Built in the 17th century for the Maréchal de Créqui, the magnificent Château du Champ-de-Bataille castle and its formal gardens lie between the small villages of Le Neubourg and Sainte-Opportune-du-Bosc in the Eure department of Normandy.
The golf course in the southeast portion of the property is a Robin Nelson design, built in conjunction with landscape architects Thierry Huau and Herve Rosset, with fairways carved through dense woodland when the estate was developed in the late 1980s.
Measuring just over 6,000 metres and playing to a par of 72, the course is set in an out-and-back fashion which only allows golfers to return to the clubhouse after playing the 18th. Highlight holes include the water-laden par three 5th and tough par four 13th.
The Peugeot Golf Guide describes the course as follows in this edited extract:
“This hilly course is a beautiful stroll through the woods, where some magnificent trees leave enough room for decently-sized fairways. The bland first and last holes, originally inspired by French-style gardens, have been replaced by a couple of holes designed by J.M. Rossi.”
If the name of the club, which translates to ‘battlefield’, was an indication of what to expect at this tranquil, densely wooded golfcourse, I was in for a stern challenge. Thus, I’m very happy to announce that no humans were harmed during the making of this golf course review. Although quite hilly, it was a very relaxed stroll through forest-, park- and heathland. It was originally co-designed by a garden architect, but in this case it has not lead to bad golf course architecture. The bones of the course, so to speak, are solidly constructed as the course has a quality out and back routing, plenty of variation and a quality piece of land with interesting natural features and a couple of very good standout holes. Walks between greens and tees are also limited in length and the club has a classic feel.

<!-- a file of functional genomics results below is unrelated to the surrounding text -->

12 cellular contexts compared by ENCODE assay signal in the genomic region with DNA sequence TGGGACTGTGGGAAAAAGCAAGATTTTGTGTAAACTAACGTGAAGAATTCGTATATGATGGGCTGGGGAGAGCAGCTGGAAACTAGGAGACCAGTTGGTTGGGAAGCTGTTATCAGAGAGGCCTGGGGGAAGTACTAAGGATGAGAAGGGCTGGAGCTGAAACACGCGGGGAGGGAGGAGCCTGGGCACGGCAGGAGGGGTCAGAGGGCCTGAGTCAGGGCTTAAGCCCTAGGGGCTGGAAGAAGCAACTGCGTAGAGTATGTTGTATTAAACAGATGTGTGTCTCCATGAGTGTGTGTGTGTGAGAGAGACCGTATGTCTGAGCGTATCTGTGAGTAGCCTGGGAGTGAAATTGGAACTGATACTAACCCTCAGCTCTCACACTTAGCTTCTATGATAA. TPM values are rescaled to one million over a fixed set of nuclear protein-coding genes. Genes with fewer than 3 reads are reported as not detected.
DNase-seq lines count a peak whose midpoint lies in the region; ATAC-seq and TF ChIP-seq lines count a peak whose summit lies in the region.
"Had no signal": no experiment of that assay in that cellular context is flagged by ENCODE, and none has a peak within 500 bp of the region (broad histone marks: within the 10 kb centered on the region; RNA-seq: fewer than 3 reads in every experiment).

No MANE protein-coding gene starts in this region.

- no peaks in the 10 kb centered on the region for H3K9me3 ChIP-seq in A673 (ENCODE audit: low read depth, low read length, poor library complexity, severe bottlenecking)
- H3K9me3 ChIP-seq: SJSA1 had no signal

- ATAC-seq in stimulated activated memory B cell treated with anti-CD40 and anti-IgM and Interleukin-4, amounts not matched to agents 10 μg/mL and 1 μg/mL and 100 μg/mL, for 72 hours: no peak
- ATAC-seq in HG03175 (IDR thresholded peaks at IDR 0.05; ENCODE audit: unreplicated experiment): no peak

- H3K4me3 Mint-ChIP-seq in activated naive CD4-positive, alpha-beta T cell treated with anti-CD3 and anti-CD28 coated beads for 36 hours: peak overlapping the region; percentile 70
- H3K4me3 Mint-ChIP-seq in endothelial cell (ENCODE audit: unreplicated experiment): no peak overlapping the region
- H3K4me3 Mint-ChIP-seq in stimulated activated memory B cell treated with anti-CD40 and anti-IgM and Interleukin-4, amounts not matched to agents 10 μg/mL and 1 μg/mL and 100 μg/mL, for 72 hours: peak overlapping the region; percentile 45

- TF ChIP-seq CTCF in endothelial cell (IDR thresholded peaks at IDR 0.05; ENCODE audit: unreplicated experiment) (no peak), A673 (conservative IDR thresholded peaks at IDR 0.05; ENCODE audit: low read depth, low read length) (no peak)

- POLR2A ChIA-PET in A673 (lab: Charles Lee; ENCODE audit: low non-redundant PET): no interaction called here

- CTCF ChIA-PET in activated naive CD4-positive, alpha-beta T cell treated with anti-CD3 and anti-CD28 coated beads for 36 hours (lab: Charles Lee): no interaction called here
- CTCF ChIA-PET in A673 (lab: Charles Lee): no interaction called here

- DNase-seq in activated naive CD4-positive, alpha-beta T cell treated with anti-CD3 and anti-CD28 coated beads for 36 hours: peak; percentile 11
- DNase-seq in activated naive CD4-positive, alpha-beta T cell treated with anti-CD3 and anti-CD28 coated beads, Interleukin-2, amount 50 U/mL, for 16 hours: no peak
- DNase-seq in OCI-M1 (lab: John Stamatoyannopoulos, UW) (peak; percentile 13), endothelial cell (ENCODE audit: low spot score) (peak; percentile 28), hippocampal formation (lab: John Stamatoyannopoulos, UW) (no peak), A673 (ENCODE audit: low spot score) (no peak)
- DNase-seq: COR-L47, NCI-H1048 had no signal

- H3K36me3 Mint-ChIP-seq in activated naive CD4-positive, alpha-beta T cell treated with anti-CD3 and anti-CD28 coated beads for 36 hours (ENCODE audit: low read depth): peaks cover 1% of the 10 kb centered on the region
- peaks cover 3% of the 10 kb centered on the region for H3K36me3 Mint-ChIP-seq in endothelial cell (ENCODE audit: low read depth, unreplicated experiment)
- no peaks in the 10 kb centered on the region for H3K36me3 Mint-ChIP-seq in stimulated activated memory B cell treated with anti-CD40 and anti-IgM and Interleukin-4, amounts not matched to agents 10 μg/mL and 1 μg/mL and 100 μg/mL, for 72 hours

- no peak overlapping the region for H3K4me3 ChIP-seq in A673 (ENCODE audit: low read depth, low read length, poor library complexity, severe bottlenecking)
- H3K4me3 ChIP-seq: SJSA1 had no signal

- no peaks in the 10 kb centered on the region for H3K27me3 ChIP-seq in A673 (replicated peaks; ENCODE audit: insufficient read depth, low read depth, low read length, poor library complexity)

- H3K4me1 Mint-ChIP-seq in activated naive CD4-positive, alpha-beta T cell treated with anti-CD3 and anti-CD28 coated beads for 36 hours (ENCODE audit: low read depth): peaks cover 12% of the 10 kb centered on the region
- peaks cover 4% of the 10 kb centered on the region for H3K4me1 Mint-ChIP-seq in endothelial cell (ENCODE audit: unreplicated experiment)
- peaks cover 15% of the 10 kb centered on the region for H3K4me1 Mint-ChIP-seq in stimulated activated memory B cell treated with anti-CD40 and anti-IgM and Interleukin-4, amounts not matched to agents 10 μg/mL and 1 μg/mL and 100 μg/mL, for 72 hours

Standout holes were the par 4 3rd, par 5 4th, par 3 12th, par 4 13th, par 4 15th and par 3 17th. These were all strategically interesting, aesthetically pleasing holes with a natural, classic feel and exciting features. A joy to play and they would not be out of place on courses held in much higher esteem.
Although the fairways were scruffy around the edges and the greens very soft, the course seemed to be looked after quite well. The turf was good for golf when I played early september, but in places the soil was mostly clay instead of sand and therefore the conditions may vary during the season.
A rigourous but tasteful renovation by a good architect with feel for forested sites would really benefit the course and could eventually propel it well in the top 40 of the French rankings. Three main improvement areas would in my opinion be:
1. Tree management – the forest is dense with not just trees but also ferns and other voluminous foliage. This should be tidied up at least a little further from the playing corridors from strategic point of view, and maybe even more from an aesthetic point of view. See for example the picture of the signature 17th hole, a very spectacular par 3 over a canyon. I’m not much of a photographer so it’s not flattering picture, but please note that there is a hidden bunker left behind the foliage. This stuff happens quite often at Champ de Bataille – there is a beautiful hole with a beautiful sight line that is blocked by trees. Another example that comes to mind is the par 4 13th.
2. Bunkering - If we’re being critical – and we are - I did not like the style of bunkers at all, as I found them uninspiring, and often shallow and soulless. They do not complement the classic, natural features and feel of the holes and would benefit from a more inspiring look.
3. A few holes lack, definition. The 18th for example, is a big letdown and you have no clue where to hit your drive.
All criticism aside, in my opinion, the recipe is there for a significant leap up the French rankings as Champ de Bataille can definitely be compared favourably to many a higher ranked course in France. Top 60, maybe higher would already be a fair ranking.